And here's how some countries are easing restrictions:

Bolivia: Some districts across the country started a "dynamic quarantine" on Monday, allowing citizens to go out near their homes during specific times for weekdays and weekends. Religious services are also allowed with a maximum 30% capacity. Industries such as agriculture, mining, lumber, and construction can now resume their activities and domestic flights will resume on June 3.

Brazil: Parts of Brazil have begun reopening nonessential businesses and activities, such as churches, car shops, furniture and decoration stores. In the state of São Paulo, shopping malls, commerce, offices and real estate reopened on Monday. However, quarantine in the city of São Paulo -- which is inside the state -- has been extended until June 15.

In the state of Rio de Janeiro, some restrictions were lifted on Tuesday, allowing people to exercise on the city's promenade and to swim in the ocean. Salvador, Recife, Fortaleza and Manaus have also lifted some restrictions.

Colombia: A gradual reopening started on Monday for hairdressers, shopping malls, museums, libraries and real estate. Outdoor exercise is also allowed for people over 70 and children over 6 three times a week, 30 minutes per day. Those aged between 18 and 69 can exercise outdoors for two hours every day.

Costa Rica: The country entered phase 2 of reopening procedures on Monday, allowing national parks, museums and restaurants to operate with up to 50% capacity. Hotels can also reopen up to 50% capacity.

Dominican Republic: "Covidianidad" (Covid-19 life), a reopening measure, will start on Wednesday. Churches will be allowed to host services on Sundays, small companies can resume work and big firms can resume activities with 50% of staff. Businesses will be allowed to open in shopping malls and private passenger transport will also be allowed.

Ecuador: Airports in Quito and Guayaquil are resuming local and international flights at only 30% of regular flight frequency. The government has reduced the stay-at-home number of hours ordered, while the use of masks is mandatory. Restaurants can reopen in most cities with 30% maximum capacity. The strict quarantine in Quito will be relaxed starting Wednesday.

Guatemala: The country begins phase 1 of its reopening by allowing people to be outside for a period of 13 hours a day.

Honduras: Companies enter phase 0 of preparation for reopening on June 8.

Mexico: On Monday, some industries in parts of the country, such as mining, construction, auto parts, and tourism were allowed to reopen as part of "new normal" reopening measures.

Panama: On Monday, the country entered phase 2 of the "new normality." Public construction and mining can resume, and places of worship, sporting and social areas, can reopen with a maximum 25% occupancy.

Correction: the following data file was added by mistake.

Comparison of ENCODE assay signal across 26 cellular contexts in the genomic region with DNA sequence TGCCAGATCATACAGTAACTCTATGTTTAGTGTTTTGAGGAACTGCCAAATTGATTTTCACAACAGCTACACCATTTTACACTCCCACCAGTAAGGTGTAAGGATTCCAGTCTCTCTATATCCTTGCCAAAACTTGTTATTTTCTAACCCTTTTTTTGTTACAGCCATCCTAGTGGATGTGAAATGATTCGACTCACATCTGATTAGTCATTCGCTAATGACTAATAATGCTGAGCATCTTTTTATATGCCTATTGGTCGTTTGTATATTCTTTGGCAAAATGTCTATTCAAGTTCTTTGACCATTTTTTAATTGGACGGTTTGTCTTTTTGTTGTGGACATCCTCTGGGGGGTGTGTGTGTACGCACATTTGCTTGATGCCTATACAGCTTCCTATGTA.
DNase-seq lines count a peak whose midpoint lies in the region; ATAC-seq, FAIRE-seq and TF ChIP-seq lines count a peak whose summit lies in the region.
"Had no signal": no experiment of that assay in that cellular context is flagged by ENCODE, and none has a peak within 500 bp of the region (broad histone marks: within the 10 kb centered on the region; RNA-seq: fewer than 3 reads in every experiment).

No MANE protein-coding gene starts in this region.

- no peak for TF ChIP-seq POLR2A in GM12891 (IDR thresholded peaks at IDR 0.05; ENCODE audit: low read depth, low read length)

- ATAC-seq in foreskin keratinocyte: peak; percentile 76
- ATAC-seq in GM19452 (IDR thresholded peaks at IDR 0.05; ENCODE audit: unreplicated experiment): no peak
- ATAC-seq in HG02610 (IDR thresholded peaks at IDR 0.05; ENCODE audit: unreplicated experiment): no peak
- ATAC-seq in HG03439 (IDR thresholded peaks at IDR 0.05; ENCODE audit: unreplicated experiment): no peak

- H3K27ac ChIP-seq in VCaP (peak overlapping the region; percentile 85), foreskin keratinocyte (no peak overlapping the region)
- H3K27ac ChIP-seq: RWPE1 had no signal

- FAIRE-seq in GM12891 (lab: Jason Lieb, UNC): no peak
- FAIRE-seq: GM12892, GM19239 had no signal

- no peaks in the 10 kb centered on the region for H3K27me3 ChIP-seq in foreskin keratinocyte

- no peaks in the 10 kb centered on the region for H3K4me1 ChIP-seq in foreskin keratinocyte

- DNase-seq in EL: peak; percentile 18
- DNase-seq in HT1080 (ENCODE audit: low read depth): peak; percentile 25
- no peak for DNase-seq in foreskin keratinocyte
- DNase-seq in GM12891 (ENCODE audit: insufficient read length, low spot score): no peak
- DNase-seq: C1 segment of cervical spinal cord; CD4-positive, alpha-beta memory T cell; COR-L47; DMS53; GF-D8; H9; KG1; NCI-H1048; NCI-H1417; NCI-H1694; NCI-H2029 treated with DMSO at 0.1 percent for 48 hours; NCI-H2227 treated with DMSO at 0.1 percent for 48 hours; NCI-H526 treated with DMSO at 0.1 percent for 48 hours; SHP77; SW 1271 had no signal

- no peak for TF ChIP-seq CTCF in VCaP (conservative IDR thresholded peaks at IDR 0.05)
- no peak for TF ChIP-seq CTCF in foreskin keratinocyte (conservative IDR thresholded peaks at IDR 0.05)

Paraguay: The country remains in phase 2 until June 11. Civil construction and corporate offices have resumed activities. Cultural and sporting events have resumed without audiences and some shops have also reopened.

Peru: The country enters phase 2 of reopening measures, allowing hairdressers, clothing, shoe and book stores to reopen. Specialty health services, dentists, fertility clinics, veterinary clinics, food delivery, IT companies, electrical services, carpentry, laundry, and repair services, can also reopen.

Uruguay: The country, which began easing restrictions in early May, has been praised for its virus prevention strategy and low number of cases. On Monday, at least 403 schools resumed their activities, in addition to special-ed schools and universities, except in the capital city of Montevideo.

Venezuela: The government announced a "flexibilization" of the restriction measures for five days, followed by a new 10-day quarantine. Municipalities bordering Colombia and Brazil, as well as Maracaibo, San Francisco and Zulia, are not included. During this five-day reopening, banks, doctors’ offices, dentists, the construction sector, blacksmiths and hairdressers, among other businesses, can resume operations during specified times of the day.

8:48 p.m. ET, June 2, 2020

Active coronavirus cases in Italy drop below 40,000

From CNN's Livia Borghese in Rome

The number of active coronavirus cases in Italy has dropped to 39,893, a decrease of 1,474 since Monday, the country's Civil Protection Agency said on Tuesday.

There have been 318 more patients diagnosed with Covid-19, bringing the total number of cases, including deaths and recoveries, to 233,515.

At least 55 more people have died with the virus, raising the total number of fatalities to 33,530.

There are 408 people with coronavirus currently in intensive care, 16 fewer than on Monday. 

The number of people who recovered from coronavirus is now 160,092, an increase of 1,737 people since Monday.